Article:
Considering cretins like this LOVE Duck Dynasty, real porn (no story just sex) football, and other mindless crap, it's a miracle he could string two sentences together.

He should write his sister's grand love story. Wait. Does he know how to read and write?

Fiona McGier said...

I don't know, Tina. But seriously, can you make yourself write something that you are told to write? Or does it have to come from your muse? I'm really wondering about this. Am I the only one who waits for inspiration? Should I be trying to force myself to write when I'm not inspired?

I guess this is axiomatic to wondering if I should write what sells now, which is apparently still gazillionaires and virgins. If you want to read a very hot, very well-written one that stands the usual trope on it's ear, try Lisabet Sarai's The Gazillionaire and the Virgin, in which the rich, successful person is the woman, and the virgin is a nerdy genius she wants to hire for her company. Humor and lots of hot sex!

But my muse doesn't like uneven power-stories that have one person very experienced and the other a newbie. My muse likes when two consenting adults are the actors. IF I could just force her to produce on demand, I might get more writing done. At least during the summer, when I'm only working one job.

Tina Donahue said...

To answer your question about writing on demand, Fiona, yeah - I do it all the time. When I'm invited to contribute to boxsets, there are usually themes the participants want to stick to. This year, so far, I've written an older woman romance (she just turned 40 - not really old, but not the typical twentysomething, early thirties romance), a cowboy one, a BDSM one, one about a redhead (all the stories had to have a redhead), and more.

Do I wait for inspiration from my muse? No. I have to write to eat so my muse works for me, not the other way around. Long ago, I trained myself to write about everything and to make it mine by incorporating stuff I like into the story. For example, romantic comedy is my strong point. No matter what I write - contemporary, paranormal, suspense, etc., there's always humor in it. I also like modern issues that women struggle against - misogyny, sexism, etc. I also incorporate that into my stories to make them mine.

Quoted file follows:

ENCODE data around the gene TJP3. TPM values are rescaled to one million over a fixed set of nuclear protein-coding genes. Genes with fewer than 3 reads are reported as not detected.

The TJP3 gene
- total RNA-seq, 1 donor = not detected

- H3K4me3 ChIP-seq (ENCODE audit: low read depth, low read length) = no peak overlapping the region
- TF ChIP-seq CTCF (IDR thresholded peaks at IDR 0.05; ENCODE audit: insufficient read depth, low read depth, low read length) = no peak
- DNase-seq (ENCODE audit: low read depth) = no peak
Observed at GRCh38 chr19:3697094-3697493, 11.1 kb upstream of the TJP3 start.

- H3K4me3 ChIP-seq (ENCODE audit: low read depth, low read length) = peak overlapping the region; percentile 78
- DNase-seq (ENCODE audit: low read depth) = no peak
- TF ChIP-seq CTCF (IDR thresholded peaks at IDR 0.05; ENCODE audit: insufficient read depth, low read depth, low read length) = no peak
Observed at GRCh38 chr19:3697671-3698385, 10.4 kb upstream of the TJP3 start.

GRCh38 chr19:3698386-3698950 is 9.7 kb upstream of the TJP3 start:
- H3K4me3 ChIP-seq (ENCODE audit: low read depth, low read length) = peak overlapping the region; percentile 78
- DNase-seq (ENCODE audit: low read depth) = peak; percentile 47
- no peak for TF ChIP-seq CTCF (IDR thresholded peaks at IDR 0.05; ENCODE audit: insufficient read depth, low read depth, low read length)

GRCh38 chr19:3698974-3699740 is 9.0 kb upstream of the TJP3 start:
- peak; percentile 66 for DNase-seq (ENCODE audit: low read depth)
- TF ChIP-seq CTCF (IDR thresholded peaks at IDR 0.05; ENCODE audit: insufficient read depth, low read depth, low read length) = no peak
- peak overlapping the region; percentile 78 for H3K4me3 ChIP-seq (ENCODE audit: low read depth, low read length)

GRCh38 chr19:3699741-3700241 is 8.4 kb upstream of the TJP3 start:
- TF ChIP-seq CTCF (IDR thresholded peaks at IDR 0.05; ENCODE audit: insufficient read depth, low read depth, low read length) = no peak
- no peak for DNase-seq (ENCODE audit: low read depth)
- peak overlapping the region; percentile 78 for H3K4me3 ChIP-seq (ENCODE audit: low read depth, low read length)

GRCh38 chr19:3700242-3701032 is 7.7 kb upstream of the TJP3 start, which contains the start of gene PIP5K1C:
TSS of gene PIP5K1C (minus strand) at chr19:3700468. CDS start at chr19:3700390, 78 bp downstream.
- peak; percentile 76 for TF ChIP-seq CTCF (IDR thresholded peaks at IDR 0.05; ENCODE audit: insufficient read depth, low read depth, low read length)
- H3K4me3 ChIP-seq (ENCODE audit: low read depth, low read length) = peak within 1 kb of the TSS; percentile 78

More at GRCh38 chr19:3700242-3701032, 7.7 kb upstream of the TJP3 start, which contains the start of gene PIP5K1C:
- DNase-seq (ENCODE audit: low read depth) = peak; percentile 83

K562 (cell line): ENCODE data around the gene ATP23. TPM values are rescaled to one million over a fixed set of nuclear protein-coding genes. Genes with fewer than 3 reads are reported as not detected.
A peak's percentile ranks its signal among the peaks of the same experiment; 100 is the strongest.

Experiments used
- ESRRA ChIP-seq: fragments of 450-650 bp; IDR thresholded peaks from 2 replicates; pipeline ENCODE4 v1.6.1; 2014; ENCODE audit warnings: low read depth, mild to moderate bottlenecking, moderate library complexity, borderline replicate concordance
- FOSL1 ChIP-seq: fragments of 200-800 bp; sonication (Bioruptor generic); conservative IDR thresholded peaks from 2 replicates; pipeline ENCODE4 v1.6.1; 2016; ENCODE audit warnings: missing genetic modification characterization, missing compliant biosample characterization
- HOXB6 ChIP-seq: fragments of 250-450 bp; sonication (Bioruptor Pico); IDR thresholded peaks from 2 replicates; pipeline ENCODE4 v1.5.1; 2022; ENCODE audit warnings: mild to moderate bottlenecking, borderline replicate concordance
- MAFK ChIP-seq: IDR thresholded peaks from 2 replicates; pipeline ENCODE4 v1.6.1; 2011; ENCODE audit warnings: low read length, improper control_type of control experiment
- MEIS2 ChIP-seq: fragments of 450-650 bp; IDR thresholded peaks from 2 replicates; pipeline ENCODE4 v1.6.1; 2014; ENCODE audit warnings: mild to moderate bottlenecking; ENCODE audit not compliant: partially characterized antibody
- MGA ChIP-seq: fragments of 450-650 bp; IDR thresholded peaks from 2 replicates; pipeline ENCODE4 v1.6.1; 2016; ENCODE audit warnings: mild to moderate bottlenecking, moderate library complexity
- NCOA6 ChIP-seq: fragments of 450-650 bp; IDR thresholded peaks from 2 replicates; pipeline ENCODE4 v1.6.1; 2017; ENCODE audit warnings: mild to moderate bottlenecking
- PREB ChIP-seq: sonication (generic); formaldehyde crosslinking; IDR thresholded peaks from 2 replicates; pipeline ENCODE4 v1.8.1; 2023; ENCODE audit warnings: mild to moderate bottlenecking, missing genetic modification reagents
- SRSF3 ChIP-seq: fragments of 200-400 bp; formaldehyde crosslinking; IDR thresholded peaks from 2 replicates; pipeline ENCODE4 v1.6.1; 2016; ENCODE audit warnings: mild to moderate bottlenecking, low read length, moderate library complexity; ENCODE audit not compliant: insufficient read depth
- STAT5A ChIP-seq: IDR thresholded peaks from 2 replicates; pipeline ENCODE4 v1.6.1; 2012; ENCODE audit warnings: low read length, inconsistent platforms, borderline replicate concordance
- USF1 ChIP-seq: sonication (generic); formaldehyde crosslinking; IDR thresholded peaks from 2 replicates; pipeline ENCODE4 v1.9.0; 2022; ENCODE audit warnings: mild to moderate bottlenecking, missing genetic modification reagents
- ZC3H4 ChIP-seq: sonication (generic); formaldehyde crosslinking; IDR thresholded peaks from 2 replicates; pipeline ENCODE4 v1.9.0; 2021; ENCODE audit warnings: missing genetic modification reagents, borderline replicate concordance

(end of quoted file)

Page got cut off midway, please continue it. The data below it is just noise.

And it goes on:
Years ago, an individual asked me if I write when the muse hits me. I asked that person if she fed her kids when she felt like it - or did she do it on a regular basis because it was her job. Writing's my job. I do it everyday whether I'm composing, revising or plotting a new work.

I lost the starry-eyed thing about writing early on. It's still magical to me when I'm writing, but it's a job.

Fiona McGier said...

Thanks for the response, Tina. Unfortunately my bills need to be paid regularly, and I don't make enough on my writing to devote that much time to it. Originally I'd hoped I could quit my 3rd, and 2nd jobs to work "only" 1 job, and do my writing. But I guess I never devoted enough time to the promotions, so my royalties have been pitiful. Husband pointed out that we need to pay bills all of the time, and my time is better spent working an actual job that pays every two weeks. So I quit the 3rd job after the year we had 3 kids in college at once, and now I work 2 jobs during the school year, resulting in 13-hour days Mon, Tues and Wed. Thurs, Fri and Sat I only work 1 job, but that's when I have haircuts, doctor apts, and other errands to do, including weekly grocery shopping for 4 people.

I'd love to be able to write more, but reality for me is that I need regular paychecks. I'm a teacher, so both jobs involve children and teaching them. But I do miss my writing.

I look forward to summer when I'm only working 1 job. But husband was laid off a month ago, so I may need to find some kind of crappy retail job for the summer also, to contribute more to the bills. So for now, the stories in my head will have to stay there. Sigh...